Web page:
Monday, June 14, 2010

Utilitarian Environmentalism?

© 2010 Joshua Stark

Should environmentalists embrace utilitarianism as an ethos, or are they barking up the wrong tree?

In my recent conversations on pollution, and population growth, I've noticed that many environmentalists claim utilitarianism as their ethical lodestone. Usually, I bite, and try to argue from within the confines of utilitarianism, but occasionally I question the premise.  (For a good definition of utilitarianism, read this.)
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Utilitarianism is a 'consequentialist' ethic:  The rightness or wrongness of an action depends only upon the consequences of the action.  In utilitarianism, therefore, the only good thing is some form of happiness, or pain aversion, and actions are deemed ethical or unethical by how effectively they can maximize happiness and avoid pain.  There are no inherently 'good' or 'bad' things, people or actions.  Also, therefore, the only equality among people is coincidental to the level of happiness or aversion to pain that particular actions may have upon them.

Personally, I have trouble reconciling an environmentalist worldview with utilitarianism both in theory and in practice.  For example, utilitarianism very easily supports the type of elitism that many people find unethical by requiring that smaller communities bear the burden of the pollution of larger communities, so long as the total good feelings win out.  Also, a person has to really go through contortions to use utilitarianism for arguing against over-consumption, or to even think about waste as a problem.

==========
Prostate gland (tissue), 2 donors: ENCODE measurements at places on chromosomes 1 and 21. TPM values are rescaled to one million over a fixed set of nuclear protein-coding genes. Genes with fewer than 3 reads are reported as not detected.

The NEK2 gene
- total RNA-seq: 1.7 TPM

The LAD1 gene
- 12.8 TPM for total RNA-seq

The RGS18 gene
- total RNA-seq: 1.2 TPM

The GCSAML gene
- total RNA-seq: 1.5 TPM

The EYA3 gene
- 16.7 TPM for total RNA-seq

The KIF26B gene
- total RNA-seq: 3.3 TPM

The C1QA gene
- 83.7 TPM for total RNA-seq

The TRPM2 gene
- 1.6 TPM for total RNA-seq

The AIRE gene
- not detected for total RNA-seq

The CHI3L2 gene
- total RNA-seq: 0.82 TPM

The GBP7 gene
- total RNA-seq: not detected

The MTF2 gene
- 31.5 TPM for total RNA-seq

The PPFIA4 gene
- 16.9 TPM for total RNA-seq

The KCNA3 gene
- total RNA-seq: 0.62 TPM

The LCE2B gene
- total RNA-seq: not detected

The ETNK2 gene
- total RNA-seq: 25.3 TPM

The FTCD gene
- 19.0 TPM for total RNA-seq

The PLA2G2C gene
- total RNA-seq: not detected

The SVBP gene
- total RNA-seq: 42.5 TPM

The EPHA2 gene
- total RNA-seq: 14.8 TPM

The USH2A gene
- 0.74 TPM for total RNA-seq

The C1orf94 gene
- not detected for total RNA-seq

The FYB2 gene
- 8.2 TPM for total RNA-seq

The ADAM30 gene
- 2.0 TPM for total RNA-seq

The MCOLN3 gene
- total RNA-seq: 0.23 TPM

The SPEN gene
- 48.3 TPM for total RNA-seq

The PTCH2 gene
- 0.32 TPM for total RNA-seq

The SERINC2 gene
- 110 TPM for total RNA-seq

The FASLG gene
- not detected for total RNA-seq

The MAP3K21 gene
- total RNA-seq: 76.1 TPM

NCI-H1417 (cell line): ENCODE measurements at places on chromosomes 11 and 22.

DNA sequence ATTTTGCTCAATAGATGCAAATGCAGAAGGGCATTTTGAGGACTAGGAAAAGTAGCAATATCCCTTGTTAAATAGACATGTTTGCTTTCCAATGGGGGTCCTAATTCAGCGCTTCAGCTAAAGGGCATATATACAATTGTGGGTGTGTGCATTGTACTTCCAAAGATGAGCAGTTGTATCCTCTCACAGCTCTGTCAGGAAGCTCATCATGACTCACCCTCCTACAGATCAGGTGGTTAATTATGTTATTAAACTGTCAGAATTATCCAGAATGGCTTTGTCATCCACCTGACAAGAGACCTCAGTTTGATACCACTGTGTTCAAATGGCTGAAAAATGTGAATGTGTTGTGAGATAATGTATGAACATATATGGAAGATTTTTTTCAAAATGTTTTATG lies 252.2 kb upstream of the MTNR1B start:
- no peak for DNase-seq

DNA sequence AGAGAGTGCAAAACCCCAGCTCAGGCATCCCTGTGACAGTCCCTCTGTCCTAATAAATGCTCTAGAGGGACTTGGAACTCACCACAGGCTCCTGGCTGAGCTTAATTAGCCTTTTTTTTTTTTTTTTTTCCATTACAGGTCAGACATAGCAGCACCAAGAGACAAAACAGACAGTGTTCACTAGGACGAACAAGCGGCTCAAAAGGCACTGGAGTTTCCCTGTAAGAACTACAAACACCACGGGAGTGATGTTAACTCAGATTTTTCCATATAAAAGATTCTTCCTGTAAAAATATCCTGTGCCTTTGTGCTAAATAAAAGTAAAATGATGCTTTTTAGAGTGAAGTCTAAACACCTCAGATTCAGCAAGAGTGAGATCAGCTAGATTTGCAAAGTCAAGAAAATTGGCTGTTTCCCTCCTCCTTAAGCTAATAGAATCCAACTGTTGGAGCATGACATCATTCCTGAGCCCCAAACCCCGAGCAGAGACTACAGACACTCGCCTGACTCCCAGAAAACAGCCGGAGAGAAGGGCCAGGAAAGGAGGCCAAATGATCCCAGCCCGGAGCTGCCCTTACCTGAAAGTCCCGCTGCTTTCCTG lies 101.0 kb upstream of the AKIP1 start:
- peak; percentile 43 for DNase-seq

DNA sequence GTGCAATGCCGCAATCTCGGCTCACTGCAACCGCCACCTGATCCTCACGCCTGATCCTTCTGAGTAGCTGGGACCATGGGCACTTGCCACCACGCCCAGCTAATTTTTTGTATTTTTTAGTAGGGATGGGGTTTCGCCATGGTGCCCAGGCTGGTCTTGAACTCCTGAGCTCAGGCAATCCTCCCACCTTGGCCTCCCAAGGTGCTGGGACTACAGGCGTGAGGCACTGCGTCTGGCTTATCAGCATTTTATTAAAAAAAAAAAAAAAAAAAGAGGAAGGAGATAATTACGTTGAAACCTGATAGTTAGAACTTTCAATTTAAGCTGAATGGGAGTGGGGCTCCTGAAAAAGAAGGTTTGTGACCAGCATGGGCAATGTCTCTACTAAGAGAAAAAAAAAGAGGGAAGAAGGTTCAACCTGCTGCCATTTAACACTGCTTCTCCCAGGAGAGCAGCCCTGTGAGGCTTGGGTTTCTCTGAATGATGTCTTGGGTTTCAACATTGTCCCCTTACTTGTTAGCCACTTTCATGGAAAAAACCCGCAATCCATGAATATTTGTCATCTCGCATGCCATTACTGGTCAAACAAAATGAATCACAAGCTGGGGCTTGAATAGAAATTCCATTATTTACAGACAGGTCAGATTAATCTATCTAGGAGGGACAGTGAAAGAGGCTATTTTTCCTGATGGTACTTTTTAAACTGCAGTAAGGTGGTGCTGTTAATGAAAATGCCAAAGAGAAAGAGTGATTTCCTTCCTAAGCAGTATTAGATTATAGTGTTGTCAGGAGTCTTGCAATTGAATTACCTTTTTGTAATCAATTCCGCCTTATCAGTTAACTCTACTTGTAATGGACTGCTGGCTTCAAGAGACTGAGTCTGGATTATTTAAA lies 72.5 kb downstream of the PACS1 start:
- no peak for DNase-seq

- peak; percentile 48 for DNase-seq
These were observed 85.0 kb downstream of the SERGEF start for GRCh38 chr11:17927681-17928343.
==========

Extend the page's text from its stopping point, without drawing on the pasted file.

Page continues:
But where utilitarianism makes its biggest flub in environmentalism is the fact that it gives no inherent value to the environment.  To me, it seems reasonable that an "environmental" ethos values the environment as more than what it can provide to people.

Of course, it is up to today's philosophers to adhere to such strict codes as utilitarianism.  This is ironic, because philosophy literally means "love of wisdom", and usually wisdom teaches that such strict mathematical dogmas don't make it very far in this world.  But for environmentalists, it may be a better idea to acknowledge belief in the environment as valuable in and of itself, in addition to what it provides for us.  Utilitarianism can be a great decision-making tool at times and in particular ethical dilemmas.  But, it is not an environmental ethos.

2 comments:

wheeler4040 said...

I have to argue your statement that "But where utilitarianism makes its biggest flub in environmentalism is the fact that it gives no inherent value to the environment." This is not always true. Utilitarianism does not come with a book of values for each and every object on earth. It does not say that a tree is worth 2 utils and a mile of highway is worth 10. The values are determined by whomever is analyzing the situation. Therefore it is the policy-makers who are guilty of placing a low value on the environment - not utilitarianism itself. Utilitarianism works perfectly under any situation assuming that the people running the analysis are not biased and place accurate values on the objects they are analyzing.

Josh said...

wheeler, thanks for stopping by!

In utilitarianism, value is utility, or usefulness to people (hence the term "utils"). Therefore, the environment does have value, but only (like everything else) in its usefulness to people.

For example, if I were to argue utilitarianially (a joke) that the Amazon rain forests needed to be protected, I would have to argue that they are valuable because they benefit humans by providing clean air, clean water, etc. I would additionally have to argue that their benefits as a complete forest benefit more people than their benefits would if the land were all transformed into cattle ranches. What I couldn't do is argue that the rain forests have an inherent value that we must protect regardless of their relative value to humanity.

Utilitarianism's anthropocentric perspective excludes an inherent value for anything other than people, including the environment.

I do agree with you that those who use utilitarianism also apply it with bias, and that the bias often distorts the objective value to humanity in favor of our baser impulses.